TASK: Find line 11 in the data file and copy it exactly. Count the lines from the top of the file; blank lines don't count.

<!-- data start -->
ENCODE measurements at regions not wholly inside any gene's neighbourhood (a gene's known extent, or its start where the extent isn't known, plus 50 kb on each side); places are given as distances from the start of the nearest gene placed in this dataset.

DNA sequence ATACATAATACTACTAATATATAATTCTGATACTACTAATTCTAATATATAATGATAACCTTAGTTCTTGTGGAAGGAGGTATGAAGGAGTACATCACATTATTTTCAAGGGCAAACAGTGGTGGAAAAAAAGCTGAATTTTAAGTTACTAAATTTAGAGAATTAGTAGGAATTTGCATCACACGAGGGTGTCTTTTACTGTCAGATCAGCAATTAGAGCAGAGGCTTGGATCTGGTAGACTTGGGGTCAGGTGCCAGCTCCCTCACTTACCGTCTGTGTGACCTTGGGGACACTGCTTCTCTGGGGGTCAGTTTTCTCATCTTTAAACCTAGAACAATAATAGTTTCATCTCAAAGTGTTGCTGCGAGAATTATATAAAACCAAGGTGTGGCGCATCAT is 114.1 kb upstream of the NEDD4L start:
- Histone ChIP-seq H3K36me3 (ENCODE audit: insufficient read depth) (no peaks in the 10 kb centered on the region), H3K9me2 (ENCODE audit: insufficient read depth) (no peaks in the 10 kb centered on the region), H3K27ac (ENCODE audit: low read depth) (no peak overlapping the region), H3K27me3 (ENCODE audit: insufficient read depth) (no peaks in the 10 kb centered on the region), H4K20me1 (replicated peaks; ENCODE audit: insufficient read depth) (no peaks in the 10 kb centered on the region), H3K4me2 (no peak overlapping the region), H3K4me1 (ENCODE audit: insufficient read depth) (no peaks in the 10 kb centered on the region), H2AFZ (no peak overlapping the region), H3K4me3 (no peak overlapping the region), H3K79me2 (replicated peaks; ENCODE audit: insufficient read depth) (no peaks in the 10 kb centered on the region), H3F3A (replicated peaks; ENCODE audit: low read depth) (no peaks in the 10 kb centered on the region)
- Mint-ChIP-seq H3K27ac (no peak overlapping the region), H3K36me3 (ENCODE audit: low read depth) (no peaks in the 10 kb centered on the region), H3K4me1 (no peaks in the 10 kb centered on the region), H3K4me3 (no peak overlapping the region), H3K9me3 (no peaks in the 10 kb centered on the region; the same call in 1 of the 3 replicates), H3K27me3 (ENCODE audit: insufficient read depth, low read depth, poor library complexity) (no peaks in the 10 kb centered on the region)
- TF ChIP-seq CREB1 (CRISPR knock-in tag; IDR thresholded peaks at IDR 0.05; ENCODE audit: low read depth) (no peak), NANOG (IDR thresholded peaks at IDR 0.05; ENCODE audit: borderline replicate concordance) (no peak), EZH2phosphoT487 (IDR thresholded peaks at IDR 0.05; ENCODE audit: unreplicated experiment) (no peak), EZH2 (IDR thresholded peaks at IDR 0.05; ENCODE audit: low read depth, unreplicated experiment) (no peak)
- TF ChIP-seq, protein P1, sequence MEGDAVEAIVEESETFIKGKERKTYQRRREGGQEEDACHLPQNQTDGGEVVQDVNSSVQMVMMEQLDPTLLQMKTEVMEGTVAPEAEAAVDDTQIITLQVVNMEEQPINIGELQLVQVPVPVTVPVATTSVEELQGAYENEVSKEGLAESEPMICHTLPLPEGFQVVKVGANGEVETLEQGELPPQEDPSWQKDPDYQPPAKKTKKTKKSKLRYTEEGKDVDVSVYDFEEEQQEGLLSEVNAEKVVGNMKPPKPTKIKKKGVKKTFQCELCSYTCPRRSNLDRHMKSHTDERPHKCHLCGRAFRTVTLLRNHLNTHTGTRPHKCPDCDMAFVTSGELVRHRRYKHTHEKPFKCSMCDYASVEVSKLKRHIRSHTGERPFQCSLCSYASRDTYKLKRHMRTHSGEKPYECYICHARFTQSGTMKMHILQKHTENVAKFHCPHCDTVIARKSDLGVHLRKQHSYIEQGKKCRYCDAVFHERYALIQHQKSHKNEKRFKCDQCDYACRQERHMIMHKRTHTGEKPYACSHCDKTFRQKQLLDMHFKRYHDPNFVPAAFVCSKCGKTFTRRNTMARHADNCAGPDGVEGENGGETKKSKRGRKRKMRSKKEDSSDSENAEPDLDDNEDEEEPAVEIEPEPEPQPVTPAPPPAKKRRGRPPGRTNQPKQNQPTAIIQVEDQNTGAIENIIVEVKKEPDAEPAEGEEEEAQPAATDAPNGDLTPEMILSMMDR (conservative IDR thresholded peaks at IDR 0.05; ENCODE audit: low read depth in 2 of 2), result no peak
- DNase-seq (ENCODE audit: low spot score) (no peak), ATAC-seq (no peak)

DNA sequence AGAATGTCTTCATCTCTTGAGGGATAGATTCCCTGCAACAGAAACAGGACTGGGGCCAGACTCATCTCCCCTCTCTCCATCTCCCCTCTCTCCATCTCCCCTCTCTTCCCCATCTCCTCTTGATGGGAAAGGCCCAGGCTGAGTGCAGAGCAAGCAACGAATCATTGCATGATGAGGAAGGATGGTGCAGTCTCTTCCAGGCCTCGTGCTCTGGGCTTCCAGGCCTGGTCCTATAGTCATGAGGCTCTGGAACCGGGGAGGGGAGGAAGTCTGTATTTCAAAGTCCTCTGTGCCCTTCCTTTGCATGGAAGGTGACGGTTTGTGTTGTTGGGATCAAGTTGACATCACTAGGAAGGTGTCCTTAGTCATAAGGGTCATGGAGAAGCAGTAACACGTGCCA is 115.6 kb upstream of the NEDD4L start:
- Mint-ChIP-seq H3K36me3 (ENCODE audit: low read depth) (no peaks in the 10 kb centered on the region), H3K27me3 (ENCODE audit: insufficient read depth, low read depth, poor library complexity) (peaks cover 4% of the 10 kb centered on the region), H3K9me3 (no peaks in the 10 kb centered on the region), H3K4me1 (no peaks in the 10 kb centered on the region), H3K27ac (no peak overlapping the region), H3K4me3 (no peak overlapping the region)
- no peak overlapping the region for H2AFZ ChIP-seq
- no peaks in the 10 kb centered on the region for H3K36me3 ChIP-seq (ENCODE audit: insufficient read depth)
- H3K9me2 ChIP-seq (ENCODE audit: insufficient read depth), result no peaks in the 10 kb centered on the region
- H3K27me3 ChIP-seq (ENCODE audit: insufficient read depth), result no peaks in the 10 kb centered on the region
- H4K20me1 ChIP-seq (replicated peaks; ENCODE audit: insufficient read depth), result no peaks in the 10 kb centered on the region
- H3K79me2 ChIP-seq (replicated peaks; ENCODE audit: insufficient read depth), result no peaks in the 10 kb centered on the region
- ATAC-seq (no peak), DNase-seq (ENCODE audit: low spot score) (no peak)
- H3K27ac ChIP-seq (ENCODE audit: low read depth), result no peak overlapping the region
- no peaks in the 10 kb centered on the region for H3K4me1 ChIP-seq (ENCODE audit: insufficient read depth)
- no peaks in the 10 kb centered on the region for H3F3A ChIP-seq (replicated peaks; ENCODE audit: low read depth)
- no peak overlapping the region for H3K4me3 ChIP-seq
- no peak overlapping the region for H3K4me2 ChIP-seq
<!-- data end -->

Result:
- no peaks in the 10 kb centered on the region for H3K36me3 ChIP-seq (ENCODE audit: insufficient read depth)